I am somehow not convinced that biotic factors are solely responsible for creating 21% of atmosphere (around 40 million moles of oxygen). There may be additional issues here. Since cyanobacteria produced oxygen, it should have developed antioxidant machineries. By the time cyanobacteria flourished, some dependent heterotrophs must have evolved and they also would need antioxidants, as they are expected to thrive in close proximity to the autotrophs. There is a likelihood that aerobic respiration co-evolved with biotic oxygenesis. This would have further delayed the build up of oxygen in the atmosphere.

Does anyone have an idea of what is the photosynthetic oxygen production rate per gram biomass of cyanobacteria? Since photosynthesis must have happened mostly at the surface of the water (limnetic zone), the total biomass would be restricted. Then it might be possible to calculate the time required to achieve the oxygen levels of 21%.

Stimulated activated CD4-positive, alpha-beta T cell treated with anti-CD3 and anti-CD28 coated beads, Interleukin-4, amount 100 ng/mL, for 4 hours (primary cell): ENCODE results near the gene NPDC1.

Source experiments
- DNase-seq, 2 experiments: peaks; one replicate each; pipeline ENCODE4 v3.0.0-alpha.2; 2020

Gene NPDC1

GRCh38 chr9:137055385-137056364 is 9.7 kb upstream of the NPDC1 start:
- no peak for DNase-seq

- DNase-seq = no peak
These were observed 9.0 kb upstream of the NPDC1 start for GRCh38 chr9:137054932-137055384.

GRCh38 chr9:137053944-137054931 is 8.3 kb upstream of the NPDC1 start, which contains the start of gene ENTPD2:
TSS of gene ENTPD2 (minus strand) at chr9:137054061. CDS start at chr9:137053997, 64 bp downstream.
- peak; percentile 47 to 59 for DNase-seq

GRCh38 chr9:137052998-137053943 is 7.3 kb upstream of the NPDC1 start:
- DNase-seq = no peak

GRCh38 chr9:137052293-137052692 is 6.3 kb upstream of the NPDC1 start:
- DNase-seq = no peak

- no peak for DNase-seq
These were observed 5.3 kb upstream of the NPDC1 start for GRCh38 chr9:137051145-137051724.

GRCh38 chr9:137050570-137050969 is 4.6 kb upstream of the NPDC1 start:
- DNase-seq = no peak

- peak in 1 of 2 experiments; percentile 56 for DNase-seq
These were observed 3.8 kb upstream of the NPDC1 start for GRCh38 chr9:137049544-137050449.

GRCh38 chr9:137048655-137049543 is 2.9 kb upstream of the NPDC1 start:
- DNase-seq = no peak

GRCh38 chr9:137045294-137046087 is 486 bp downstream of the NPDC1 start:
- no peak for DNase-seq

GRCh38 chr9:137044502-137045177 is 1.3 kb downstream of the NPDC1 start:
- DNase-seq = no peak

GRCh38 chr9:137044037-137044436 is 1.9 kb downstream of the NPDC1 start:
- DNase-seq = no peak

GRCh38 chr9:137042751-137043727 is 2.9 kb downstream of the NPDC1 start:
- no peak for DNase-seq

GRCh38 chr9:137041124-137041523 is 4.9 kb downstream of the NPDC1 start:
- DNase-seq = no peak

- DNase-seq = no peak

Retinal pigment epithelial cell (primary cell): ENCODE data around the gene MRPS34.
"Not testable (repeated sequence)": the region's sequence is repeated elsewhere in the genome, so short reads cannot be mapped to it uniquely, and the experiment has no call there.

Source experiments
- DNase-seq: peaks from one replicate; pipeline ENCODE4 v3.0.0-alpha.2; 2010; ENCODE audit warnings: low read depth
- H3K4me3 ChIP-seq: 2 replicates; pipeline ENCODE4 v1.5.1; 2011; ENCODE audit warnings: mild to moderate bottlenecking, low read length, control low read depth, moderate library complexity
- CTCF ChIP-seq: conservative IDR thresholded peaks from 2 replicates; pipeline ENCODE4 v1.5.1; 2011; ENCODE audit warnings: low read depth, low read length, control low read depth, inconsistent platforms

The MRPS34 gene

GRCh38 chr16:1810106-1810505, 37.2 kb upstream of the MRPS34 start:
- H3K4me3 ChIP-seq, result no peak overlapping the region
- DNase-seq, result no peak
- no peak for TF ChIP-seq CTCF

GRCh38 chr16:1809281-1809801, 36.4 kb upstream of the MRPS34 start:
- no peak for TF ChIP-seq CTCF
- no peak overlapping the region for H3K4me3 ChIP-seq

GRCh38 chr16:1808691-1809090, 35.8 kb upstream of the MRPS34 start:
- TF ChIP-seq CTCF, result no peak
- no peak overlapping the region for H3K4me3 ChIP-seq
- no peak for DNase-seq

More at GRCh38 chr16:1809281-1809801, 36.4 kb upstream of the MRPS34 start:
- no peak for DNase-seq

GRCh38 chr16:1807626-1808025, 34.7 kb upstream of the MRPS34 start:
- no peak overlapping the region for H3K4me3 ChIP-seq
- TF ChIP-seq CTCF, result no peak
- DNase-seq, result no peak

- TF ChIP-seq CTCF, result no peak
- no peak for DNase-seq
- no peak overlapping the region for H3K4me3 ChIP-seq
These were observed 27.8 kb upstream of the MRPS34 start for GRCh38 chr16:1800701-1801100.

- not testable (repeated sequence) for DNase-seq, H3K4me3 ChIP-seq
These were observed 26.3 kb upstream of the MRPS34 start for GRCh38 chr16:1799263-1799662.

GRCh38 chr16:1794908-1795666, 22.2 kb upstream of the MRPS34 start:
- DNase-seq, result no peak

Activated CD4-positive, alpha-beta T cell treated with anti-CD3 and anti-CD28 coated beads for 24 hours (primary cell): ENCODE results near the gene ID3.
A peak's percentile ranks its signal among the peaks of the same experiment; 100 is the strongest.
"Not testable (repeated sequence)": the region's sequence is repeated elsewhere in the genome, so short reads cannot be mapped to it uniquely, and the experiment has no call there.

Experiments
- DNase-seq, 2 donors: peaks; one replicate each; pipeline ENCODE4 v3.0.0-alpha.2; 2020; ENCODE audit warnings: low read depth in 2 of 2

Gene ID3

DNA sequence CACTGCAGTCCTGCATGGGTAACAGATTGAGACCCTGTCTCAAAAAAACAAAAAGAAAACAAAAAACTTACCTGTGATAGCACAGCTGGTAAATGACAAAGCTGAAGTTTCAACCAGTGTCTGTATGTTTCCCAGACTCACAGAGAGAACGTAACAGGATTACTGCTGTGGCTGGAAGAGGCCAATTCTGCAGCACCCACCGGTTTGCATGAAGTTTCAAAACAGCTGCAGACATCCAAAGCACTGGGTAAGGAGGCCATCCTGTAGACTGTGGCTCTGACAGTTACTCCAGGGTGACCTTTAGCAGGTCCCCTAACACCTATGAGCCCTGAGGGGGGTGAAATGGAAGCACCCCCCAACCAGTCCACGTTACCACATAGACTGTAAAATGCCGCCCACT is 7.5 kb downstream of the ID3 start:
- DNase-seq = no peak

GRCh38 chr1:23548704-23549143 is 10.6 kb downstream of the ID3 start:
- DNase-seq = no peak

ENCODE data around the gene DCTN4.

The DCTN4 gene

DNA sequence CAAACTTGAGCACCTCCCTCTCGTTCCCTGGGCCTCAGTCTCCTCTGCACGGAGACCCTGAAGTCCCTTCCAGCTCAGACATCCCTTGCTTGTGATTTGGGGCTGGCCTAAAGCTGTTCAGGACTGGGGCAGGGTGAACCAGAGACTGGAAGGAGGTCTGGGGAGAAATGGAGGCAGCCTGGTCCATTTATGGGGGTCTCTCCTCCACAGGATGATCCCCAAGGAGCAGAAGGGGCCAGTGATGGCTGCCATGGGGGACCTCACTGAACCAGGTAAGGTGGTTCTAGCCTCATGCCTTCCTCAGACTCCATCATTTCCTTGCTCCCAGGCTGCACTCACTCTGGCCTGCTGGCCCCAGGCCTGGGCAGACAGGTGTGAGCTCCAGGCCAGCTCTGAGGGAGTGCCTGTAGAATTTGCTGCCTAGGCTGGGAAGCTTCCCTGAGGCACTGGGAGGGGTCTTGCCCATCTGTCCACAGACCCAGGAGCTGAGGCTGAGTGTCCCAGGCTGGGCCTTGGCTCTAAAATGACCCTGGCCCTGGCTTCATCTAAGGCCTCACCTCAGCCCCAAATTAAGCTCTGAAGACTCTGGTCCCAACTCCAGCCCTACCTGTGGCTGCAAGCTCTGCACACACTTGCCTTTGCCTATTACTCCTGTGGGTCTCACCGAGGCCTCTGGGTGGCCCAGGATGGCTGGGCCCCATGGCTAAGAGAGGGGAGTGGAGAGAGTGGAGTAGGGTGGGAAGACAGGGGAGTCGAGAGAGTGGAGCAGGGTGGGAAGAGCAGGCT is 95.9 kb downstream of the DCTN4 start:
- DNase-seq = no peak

This measure can indicate whether the current theory is plausible or not.


This is a study on the O2 production rate of one of the fastest growing species of cyanobacteria. The theory is not just someone's idea, it's a conclusion made from trends which were discovered during the course of conducting countless experiments.

  • $\begingroup$ thanks. I asked this question a while back. There is also a nice recent article in nature about the Great Oxygenation Event $\endgroup$ – WYSIWYG Mar 31 '14 at 13:03

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